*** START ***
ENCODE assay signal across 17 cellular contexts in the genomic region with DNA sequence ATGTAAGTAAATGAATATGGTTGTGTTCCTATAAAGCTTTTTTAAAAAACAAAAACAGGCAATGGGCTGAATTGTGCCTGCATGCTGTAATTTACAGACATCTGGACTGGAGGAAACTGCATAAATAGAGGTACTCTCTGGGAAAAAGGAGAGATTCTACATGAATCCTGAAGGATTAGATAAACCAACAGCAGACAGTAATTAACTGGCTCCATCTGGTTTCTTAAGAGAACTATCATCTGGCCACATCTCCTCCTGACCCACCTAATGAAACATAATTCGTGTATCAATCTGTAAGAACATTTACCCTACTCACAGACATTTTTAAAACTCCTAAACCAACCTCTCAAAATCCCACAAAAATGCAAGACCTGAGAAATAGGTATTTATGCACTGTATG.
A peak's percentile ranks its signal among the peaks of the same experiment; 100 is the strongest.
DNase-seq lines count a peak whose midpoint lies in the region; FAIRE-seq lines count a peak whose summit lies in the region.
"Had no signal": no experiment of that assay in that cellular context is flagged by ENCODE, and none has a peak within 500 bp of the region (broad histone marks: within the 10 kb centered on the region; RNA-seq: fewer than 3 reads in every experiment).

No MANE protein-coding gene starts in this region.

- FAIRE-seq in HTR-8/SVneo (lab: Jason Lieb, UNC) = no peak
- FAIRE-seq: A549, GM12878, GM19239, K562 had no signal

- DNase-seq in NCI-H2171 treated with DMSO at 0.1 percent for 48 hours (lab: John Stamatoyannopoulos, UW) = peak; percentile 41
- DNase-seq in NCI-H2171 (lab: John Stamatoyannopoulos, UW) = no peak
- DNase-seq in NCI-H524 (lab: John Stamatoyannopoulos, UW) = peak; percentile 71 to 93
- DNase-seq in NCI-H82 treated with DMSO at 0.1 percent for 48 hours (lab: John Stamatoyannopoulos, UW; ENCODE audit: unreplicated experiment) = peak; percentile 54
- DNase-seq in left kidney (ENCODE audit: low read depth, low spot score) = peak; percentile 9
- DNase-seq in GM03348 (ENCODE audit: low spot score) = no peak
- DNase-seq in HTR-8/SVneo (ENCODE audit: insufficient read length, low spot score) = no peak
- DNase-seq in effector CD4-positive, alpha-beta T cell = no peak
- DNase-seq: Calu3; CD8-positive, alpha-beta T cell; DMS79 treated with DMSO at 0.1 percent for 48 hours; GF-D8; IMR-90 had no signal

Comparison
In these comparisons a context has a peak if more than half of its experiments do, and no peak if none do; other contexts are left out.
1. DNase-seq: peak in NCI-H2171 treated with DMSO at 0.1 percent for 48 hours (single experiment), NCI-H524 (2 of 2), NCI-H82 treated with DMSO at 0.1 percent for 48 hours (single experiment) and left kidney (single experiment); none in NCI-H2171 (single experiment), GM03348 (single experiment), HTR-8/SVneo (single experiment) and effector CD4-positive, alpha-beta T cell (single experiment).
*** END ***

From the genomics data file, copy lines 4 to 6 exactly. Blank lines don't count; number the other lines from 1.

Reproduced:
"Had no signal": no experiment of that assay in that cellular context is flagged by ENCODE, and none has a peak within 500 bp of the region (broad histone marks: within the 10 kb centered on the region; RNA-seq: fewer than 3 reads in every experiment).

No MANE protein-coding gene starts in this region.

- FAIRE-seq in HTR-8/SVneo (lab: Jason Lieb, UNC) = no peak